logic right, right_c, down, down_c;  // drawing direction
    always_comb begin
        right_c = (x0 < x1);
        down_c  = (y0 < y1);
        dx_c = right_c ? x1 - x0 : x0 - x1;  // dx_c =  abs(x1 - x0)
        dy_c = down_c  ? y0 - y1 : y1 - y0;  // dy_y = -abs(y1 - y0)
    end

    // error values
    logic signed [CORDW:0] err, derr;
    logic movx, movy;  // move in x and/or y required
    always_comb begin
        movx = (2*err >= dy);
        movy = (2*err <= dx);
        derr = movx ? dy : 0;
        if (movy) derr = derr + dx;
    end

    logic in_progress = 0;  // drawing calculation in progress
    always_comb begin
        drawing = 0;
        if (in_progress && oe) drawing = 1;
    end

    enum {IDLE, INIT, DRAW} state;
    always @(posedge clk) begin
        case (state)
            DRAW: begin
                if (x == x1 && y == y1) begin
                    in_progress <= 0;
                    done <= 1;
                    state <= IDLE;
                end else if (oe) begin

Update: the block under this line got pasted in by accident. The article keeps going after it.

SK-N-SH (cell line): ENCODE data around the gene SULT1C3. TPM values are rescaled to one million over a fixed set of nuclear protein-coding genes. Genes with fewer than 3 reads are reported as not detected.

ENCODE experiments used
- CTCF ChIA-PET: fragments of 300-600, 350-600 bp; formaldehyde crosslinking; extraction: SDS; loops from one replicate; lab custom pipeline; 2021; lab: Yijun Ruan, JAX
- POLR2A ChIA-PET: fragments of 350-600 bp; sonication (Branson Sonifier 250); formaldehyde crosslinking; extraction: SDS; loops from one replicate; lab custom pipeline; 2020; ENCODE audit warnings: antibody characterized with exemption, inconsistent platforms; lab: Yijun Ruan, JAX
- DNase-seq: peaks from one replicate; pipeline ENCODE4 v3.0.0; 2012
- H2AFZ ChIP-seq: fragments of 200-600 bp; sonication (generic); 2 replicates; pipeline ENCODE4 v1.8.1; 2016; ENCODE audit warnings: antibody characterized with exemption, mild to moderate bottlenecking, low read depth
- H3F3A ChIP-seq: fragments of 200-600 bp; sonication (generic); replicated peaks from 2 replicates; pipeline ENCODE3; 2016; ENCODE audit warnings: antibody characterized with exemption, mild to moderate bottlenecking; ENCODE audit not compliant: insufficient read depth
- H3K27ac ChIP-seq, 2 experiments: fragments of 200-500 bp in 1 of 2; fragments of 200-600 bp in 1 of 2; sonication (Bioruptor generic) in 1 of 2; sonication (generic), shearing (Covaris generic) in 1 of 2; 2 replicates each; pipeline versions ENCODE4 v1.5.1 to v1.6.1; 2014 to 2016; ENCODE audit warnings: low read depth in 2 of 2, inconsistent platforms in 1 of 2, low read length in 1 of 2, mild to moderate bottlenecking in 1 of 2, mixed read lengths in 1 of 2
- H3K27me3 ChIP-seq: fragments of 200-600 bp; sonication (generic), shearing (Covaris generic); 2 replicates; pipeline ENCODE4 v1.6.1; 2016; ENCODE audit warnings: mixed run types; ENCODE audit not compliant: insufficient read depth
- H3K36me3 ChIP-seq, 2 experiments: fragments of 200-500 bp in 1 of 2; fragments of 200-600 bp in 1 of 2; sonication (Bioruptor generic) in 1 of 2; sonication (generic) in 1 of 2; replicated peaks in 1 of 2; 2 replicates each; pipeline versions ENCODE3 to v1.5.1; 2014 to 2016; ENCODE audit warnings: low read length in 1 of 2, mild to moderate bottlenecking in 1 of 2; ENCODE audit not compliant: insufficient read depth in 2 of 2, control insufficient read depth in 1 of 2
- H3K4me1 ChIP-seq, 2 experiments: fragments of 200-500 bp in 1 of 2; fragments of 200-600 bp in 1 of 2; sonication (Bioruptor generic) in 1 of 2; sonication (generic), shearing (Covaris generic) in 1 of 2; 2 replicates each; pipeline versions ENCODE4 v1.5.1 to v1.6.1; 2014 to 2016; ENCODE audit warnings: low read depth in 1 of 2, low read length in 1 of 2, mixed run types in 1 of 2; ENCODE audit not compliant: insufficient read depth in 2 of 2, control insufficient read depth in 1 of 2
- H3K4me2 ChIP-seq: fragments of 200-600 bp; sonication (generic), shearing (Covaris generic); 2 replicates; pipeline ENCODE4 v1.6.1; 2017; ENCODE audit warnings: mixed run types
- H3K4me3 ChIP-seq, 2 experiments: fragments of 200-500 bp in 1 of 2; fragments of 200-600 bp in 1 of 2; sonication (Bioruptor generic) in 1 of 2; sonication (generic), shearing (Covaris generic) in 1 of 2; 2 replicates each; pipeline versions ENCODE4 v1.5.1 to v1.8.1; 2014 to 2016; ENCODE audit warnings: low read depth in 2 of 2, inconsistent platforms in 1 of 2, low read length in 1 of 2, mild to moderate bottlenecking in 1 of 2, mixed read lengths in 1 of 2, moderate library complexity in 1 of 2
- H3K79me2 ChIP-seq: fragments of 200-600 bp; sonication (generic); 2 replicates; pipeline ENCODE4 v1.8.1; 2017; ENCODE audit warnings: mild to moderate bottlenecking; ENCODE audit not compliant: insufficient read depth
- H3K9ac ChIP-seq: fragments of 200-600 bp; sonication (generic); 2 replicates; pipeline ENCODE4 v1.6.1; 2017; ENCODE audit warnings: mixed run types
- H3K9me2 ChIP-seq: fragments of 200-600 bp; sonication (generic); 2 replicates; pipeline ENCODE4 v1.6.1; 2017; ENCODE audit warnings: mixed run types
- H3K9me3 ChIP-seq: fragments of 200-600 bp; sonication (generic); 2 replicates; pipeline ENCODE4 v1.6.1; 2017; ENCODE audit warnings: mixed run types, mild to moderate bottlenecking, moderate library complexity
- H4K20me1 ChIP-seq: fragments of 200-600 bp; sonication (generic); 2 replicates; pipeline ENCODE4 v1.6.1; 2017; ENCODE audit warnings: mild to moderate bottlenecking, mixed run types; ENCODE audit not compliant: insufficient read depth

if (movx) x <= right ? x + 1 : x - 1;
                    if (movy) y <= down  ? y + 1 : y - 1;
                    err <= err + derr;
                end
            end
            INIT: begin
                err <= dx + dy;
                x <= x0;
                y <= y0;
                in_progress <= 1;
                state <= DRAW;
            end
            default: begin  // IDLE
                done <= 0;
                if (start) begin  // register "constant" signals
                    right <= right_c;
                    down  <= down_c;
                    dx <= dx_c;
                    dy <= dy_c;
                    state <= INIT;
                end
            end
        endcase

        if (rst) begin
            in_progress <= 0;
            done <= 0;
            state <= IDLE;
        end
    end
endmodule

The pixel to draw is output as (x,y) and the start and end coordinates are input as (x0,y0) and (x1,y1) respectively. A high start signal begins drawing and drawing completion is marked by done. An output enable signal, oe, allows you to pause drawing, handy for multiplexing memory access, or for slowing down the action to make it visible.